On Saturday night, my husband and I had plans for dinner with some friends, so we made the girls some food and headed out. I was hoping the two of them would have a relaxing evening watching movies and eating popcorn and talking about all of the things they don’t want their parents in earshot for. When we came home around 11pm, we all headed straight for bed without doing much of anything but hugging each other goodnight. I was the first one up on Sunday morning and as I headed to the coffee maker, I stopped and saw the board. It read, “Mom is SO awesome because she is such a good mom (and a good person in general).” What was so staggering is that it was in Eve’s handwriting. My cynic. My practical, non-sentimental kid took the initiative to write something that brought tears to my eyes. Of course, when I thanked her for it later in front of her sister, she denied writing it at all, but later she confessed that it was her and shrugged it off like it was no big deal. Except that it was.

We have settled into a routine of changing the board every few days with someone spontaneously erasing and writing in some new lovely compliment for another member of the family. Lola has been reminded that we love her adventurous spirit, and on Monday morning as she was packing up for a three day camping trip with her class, she wrote that she appreciated what a good sister Eve is to her. My heart melted.

I love this simple way of reminding our kids that looking for something positive about others is important and powerful. So often our communications at home are centered around things that have to get done or small conflicts we have with each other. Yes, we thank each other for small kindnesses (getting someone a glass of water when they’re already at the dinner table or carrying something up the stairs for them when their hands are full), but it isn’t often that we take the time to call out the things we really admire about each other and there is something really profound about seeing it in writing. To have someone take a moment to put into words how amazing you are is a pretty cool feeling. Who knows, maybe this small boost of public appreciation is just enough to help carry us through stressful times of the day with a more realistic assessment of how awesome we really are.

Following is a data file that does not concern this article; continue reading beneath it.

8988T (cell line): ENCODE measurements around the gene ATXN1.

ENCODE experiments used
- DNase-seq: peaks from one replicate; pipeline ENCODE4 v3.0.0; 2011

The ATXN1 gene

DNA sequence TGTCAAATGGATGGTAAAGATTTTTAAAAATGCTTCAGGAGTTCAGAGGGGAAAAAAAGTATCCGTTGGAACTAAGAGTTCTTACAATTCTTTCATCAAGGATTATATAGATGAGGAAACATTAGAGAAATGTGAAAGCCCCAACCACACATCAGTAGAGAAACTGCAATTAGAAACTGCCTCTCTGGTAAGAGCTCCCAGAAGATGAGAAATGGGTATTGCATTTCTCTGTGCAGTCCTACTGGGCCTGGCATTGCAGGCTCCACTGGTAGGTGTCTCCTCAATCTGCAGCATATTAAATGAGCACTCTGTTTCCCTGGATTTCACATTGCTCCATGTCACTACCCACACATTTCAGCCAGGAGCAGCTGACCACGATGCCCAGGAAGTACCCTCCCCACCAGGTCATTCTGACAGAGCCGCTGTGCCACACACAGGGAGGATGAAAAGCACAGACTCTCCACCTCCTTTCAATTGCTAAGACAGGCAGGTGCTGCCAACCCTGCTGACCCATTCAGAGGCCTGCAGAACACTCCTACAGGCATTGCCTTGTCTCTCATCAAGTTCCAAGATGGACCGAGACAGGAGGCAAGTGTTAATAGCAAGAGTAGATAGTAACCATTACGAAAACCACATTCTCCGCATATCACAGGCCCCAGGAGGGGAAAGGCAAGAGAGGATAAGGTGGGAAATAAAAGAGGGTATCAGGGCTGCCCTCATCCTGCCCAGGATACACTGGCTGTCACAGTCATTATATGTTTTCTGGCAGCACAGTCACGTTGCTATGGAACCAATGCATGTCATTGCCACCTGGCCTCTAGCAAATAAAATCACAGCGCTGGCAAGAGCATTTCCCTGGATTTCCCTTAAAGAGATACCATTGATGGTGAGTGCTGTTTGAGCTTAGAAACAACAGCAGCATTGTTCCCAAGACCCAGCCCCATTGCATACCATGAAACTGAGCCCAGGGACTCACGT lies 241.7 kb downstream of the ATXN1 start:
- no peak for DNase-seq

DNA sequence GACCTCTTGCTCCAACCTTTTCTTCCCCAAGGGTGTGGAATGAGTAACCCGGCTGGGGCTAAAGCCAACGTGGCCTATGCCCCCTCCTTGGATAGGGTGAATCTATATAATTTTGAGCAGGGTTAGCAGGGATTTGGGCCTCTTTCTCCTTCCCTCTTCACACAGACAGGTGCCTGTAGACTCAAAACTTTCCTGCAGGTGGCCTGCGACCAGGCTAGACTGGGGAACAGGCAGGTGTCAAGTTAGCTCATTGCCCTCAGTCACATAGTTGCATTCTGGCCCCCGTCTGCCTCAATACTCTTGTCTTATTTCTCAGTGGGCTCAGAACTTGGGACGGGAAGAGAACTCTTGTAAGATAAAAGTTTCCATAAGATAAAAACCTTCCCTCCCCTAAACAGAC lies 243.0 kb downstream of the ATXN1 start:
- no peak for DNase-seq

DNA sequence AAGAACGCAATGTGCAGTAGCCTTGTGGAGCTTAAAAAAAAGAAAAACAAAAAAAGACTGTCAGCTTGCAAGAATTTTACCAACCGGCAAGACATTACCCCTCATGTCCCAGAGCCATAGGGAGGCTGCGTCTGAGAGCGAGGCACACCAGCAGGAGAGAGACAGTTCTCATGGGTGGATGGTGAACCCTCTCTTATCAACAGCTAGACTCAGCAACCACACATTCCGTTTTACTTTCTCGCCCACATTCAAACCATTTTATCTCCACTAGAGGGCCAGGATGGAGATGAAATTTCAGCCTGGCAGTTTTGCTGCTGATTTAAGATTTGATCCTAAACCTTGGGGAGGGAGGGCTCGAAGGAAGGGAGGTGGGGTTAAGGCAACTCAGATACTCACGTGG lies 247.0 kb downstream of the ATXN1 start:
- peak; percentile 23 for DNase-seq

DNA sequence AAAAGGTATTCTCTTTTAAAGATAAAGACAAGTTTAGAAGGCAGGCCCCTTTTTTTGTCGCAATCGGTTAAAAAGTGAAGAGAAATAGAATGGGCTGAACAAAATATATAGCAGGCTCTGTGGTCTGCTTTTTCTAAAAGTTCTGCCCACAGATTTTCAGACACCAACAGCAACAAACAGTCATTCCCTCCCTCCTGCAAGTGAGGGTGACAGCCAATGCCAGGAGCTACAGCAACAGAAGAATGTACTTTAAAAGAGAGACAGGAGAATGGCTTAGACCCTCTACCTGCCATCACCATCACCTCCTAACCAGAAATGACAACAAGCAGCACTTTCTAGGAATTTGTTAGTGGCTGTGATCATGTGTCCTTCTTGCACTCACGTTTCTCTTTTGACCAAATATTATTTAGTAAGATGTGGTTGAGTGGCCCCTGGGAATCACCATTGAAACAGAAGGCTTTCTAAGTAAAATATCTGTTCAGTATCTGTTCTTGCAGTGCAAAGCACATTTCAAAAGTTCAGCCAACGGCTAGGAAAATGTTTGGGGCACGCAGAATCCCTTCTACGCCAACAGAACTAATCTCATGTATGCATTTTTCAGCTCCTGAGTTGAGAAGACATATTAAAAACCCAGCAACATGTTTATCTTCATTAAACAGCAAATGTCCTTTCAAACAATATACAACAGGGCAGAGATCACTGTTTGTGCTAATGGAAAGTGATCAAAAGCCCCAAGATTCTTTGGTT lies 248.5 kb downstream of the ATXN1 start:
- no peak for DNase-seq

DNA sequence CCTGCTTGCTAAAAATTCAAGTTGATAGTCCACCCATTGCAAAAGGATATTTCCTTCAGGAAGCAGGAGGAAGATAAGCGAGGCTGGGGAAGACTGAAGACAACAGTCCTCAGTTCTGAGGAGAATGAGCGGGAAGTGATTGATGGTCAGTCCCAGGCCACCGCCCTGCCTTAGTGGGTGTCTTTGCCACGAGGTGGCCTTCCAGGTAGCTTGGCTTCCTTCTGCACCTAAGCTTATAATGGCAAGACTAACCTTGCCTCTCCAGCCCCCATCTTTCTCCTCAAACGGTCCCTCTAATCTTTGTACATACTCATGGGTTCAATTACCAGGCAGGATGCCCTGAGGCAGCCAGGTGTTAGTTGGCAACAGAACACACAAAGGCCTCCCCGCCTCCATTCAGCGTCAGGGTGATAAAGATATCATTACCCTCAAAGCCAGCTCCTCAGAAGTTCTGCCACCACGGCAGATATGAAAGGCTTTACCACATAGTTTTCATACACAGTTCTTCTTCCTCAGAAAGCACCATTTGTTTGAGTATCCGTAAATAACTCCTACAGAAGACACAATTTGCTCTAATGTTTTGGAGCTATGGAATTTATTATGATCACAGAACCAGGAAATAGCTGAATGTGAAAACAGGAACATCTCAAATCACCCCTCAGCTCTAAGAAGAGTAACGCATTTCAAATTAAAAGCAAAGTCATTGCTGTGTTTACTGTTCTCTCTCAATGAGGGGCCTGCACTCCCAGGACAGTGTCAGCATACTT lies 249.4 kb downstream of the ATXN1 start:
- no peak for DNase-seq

Why is Mindful Parenting Important?

Mindfulness is all the rage these days, having inspired a magazine, at least one NFL coach, some school districts, and much more.  But why is mindful parenting something you should think about?

In my experience, mindfulness in parenting has benefits for the whole family, and, I suspect, our larger community as well. It results in a calmer household, less escalation and power struggles, and fewer misunderstandings.

I once heard Gloria Steinem say, “Our children will never know that they have anything to say unless someone listens to them.” She is right, and our children want to be heard, but if the person they are speaking to has their eyes diverted to a pan of noodles on the stove or the glow of a laptop or a smart phone, they aren’t really being heard, even if we think every word has penetrated our brains.

When our children are intent on sharing something with us – especially as tweens and teens – it is in our best interest to really pay attention because if we don’t, one of two things can happen: they give up trying, or they ratchet up the emotion a notch.

Every time our children attempt to tell us how they’re feeling, we are presented with an opportunity to connect with them and try to understand them better. Making eye contact, shutting the laptop and taking a moment to listen without judging or jumping to conclusions sends the message that what they are saying is important, that we value their time and willingness to come to us. Even when it is something that feels trivial to us as adults, it is vital to let our kids know that we acknowledge their concerns.

If we belittle their emotions, either by not paying full attention or by laughing it off, we have effectively told them that their perceptions are not real, that there is something wrong with the way they feel or see things. If your child is embarrassed or ashamed of having come to you because of your reaction, they won’t likely try again for a while unless they are absolutely certain you will see things their way. If they believe that their feelings are valid and you just aren’t “getting it,” they will talk louder, exaggerate, or act out in an attempt to get you to see things the way they do. Both scenarios make your life as a parent more challenging.

Once your child has your attention and you are truly listening to what they have to say, you can focus on their facial expressions and tone of voice to discern even more about the situation. Listening without forming your own opinion or letting emotion take over lets you ask questions to help clarify details. Some of my favorite mindful parent questions are:

  • do you just need to vent or is there something I can do to help? (This one is especially helpful for me, because then I know if my role is just to listen quietly or begin thinking about ways to help my child manage the situation.)